Goldman Sachs Group and Morgan Stanley are planning to relocate employees based in London to elsewhere in the EU as the UK negotiates its withdrawal from the EU. Richard Gnodde, head of Goldman Sachs International, says the bank is actively seeking extra office accommodations in Paris and Frankfurt, Germany.
The Commodity Futures Trading Commission is looking into the possibility of enhancing the risk controls already incorporated in automated-trading systems as an alternative to imposing new prescriptive safeguards on market participants, said Daniel Bucsa, deputy director of market oversight. "We're trying to take advantage of what's already out there, leverage it, and allow them to expand and build upon it, rather than cause complications or duplication of that work," he said.
Brexit has prompted London's biggest European rivals to scramble in luring financial business from Britain, and the European Commission is striving to ensure no regulatory shortcuts are being used. The commission is also considering bolstering the powers of regulators to counter negative consequences stemming from Brexit.
The European Banking Authority's proposal of an alternative regulatory capital framework for nonbank investment firms is too narrow, industry participants say. The plan is ambitious but "needs to be adjusted quite fundamentally in terms of calibration," says Piebe Teeboom of FIA's European Principal Traders Association.
LCH's SwapClear is moving to let buy-side clients cope with stress by overcollateralizing positions above the baseline initial margin. "It's really designed to target players with concentrated directional risk, which we'll probably see more of over the course of the next year as positions in the clearing book become more mature," said Bruce Kellaway of LCH.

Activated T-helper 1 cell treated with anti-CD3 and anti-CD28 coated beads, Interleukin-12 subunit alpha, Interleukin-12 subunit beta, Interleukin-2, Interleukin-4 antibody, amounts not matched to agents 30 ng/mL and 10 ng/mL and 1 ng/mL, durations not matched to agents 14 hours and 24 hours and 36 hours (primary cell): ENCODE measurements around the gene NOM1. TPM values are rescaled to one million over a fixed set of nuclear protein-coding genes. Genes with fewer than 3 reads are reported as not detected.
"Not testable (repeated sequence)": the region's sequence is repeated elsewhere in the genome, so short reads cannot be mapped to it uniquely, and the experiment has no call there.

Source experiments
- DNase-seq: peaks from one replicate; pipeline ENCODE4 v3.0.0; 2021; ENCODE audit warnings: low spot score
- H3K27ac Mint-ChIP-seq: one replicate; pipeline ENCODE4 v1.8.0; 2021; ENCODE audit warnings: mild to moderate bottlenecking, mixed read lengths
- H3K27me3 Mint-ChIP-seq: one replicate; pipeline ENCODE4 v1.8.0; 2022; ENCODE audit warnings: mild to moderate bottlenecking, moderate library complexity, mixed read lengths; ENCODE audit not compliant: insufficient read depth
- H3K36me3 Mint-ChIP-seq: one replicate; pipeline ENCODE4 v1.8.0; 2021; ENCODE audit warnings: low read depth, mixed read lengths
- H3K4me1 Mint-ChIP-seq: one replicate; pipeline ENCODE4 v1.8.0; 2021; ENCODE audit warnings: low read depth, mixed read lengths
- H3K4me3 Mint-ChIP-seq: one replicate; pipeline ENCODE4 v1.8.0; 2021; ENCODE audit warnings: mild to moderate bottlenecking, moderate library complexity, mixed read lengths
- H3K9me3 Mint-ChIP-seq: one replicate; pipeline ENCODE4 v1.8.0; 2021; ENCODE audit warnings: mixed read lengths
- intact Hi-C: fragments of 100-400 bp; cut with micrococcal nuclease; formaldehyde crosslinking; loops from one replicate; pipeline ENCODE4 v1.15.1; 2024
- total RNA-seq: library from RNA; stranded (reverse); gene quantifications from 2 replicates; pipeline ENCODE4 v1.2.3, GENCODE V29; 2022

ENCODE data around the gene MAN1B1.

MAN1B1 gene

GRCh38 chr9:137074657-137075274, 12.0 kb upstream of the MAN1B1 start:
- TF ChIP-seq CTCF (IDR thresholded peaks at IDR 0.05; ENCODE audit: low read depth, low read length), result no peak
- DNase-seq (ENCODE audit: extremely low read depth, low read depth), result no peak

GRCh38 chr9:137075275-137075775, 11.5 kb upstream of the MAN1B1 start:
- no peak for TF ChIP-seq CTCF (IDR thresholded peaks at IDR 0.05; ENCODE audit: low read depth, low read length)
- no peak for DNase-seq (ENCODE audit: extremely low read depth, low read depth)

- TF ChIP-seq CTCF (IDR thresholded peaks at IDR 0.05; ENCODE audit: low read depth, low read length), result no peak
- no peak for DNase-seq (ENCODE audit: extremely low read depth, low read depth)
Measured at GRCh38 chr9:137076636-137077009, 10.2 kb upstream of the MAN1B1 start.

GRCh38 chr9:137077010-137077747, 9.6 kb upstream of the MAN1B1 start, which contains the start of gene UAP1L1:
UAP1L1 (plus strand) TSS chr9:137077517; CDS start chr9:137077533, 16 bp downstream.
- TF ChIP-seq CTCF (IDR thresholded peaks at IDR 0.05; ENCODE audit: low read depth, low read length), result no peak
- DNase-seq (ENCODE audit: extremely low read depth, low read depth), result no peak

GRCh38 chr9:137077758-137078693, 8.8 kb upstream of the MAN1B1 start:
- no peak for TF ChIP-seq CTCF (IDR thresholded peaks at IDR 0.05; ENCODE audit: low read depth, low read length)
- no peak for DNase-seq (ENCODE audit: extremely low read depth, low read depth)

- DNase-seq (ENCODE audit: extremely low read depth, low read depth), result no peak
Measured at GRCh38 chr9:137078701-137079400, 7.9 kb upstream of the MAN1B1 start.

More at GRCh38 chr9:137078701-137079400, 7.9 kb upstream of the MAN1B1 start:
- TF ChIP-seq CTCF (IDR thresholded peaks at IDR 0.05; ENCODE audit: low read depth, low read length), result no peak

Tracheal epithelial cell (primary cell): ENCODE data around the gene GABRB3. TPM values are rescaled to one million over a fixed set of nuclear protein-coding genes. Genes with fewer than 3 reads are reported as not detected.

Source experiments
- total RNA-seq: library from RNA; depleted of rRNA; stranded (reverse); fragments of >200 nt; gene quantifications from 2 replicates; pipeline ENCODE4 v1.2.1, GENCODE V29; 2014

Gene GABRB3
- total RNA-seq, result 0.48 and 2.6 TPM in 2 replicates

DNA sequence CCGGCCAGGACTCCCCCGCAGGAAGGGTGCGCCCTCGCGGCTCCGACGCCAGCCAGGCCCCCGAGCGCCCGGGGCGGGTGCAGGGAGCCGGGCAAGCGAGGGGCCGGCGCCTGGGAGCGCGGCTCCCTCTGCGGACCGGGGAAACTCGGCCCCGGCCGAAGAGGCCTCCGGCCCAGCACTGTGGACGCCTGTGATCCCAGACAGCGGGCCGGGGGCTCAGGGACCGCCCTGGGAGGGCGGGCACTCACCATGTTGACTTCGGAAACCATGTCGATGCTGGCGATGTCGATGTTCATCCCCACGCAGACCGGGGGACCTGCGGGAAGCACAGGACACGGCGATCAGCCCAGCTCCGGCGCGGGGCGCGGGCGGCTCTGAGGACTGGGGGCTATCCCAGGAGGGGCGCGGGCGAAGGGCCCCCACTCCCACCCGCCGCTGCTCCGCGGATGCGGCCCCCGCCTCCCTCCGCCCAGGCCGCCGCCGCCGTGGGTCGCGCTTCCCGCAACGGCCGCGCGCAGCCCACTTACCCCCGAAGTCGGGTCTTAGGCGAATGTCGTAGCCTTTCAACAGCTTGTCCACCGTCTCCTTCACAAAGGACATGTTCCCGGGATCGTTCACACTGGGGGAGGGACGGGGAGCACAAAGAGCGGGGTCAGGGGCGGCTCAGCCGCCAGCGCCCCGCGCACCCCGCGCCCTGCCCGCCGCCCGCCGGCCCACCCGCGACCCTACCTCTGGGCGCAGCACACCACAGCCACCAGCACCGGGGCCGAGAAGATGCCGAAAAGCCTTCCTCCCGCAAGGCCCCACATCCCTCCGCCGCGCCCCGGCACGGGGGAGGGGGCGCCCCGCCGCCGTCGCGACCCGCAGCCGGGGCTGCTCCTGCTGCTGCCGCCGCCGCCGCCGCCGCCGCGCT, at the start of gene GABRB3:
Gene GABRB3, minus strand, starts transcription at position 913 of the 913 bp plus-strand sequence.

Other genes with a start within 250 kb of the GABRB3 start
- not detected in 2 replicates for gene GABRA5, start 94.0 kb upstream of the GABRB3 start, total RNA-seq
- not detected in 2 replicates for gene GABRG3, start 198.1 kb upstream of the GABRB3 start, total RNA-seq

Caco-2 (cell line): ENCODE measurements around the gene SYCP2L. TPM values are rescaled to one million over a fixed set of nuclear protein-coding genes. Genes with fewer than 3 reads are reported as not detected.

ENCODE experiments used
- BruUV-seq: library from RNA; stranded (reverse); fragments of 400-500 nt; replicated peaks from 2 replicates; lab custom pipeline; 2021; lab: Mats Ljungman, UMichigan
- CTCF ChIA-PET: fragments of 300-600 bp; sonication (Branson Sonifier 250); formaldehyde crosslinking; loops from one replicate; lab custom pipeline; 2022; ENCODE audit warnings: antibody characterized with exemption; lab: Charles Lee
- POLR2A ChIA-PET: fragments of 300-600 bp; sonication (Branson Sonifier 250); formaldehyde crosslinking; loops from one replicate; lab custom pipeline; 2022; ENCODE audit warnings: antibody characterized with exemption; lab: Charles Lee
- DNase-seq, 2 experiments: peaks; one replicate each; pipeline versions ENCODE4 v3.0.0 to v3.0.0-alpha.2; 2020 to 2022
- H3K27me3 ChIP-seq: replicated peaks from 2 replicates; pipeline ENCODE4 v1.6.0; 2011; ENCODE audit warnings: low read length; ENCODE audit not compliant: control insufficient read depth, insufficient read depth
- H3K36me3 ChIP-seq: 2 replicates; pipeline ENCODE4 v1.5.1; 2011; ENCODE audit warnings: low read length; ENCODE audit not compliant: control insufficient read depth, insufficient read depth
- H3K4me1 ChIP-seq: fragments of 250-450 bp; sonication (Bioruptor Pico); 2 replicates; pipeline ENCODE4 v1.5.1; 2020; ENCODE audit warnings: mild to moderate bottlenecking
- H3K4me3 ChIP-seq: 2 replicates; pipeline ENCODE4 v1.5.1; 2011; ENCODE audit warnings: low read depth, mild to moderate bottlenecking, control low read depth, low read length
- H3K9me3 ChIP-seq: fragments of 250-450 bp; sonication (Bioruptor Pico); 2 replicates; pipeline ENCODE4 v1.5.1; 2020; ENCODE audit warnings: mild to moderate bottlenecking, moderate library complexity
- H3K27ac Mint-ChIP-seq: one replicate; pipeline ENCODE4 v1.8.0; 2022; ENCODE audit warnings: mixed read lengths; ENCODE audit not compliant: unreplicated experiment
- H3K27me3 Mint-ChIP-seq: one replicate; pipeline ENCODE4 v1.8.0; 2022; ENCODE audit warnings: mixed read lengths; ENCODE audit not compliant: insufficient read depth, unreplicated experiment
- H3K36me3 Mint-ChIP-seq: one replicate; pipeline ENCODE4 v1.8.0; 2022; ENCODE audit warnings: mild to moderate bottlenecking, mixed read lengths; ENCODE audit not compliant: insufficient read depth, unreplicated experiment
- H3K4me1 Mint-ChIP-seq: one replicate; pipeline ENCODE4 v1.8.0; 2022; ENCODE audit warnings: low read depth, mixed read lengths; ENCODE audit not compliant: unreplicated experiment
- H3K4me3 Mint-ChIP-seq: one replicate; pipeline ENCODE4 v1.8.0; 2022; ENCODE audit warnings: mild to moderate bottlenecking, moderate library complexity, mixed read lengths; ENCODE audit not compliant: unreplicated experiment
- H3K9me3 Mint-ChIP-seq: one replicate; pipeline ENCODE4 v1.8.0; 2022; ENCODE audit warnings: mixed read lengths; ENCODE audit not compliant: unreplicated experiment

Don Wilson, founder and CEO of the Chicago-based proprietary trading firm DRW, has seen a lot of changes to the markets and trading over the past few decades. While he awaits judgement on market manipulation accusations, Wilson is careful about what he says, but he discusses the formation of DRW, how regulations and other factors have changed the markets and what's next for his firm.
Revenue for high-frequency trading operators in the US fell to $1.1 billion in 2016, according to Tabb Group. This formerly lucrative segment is facing difficulties including rising costs and stiff competition, with some firms eyeing mergers and others quitting altogether.
Power and gas traders hope deregulation by the Trump administration will increase incentive compensation in energy and commodity markets. "A lighter touch on regulation ... could lead to bigger, faster growth," said Peter Henry of H.W. Anderson.
FIA is proud to share our 2016 Year in Review. This annual report details the work FIA has done on behalf of the industry across Asia, Europe and North America. From merging into a single, global organization and advocating for the industry to our work on capital requirements and clearinghouses, FIA was hard at work in 2016. Check out our report, and learn about all of the things we have been addressing on behalf of the industry.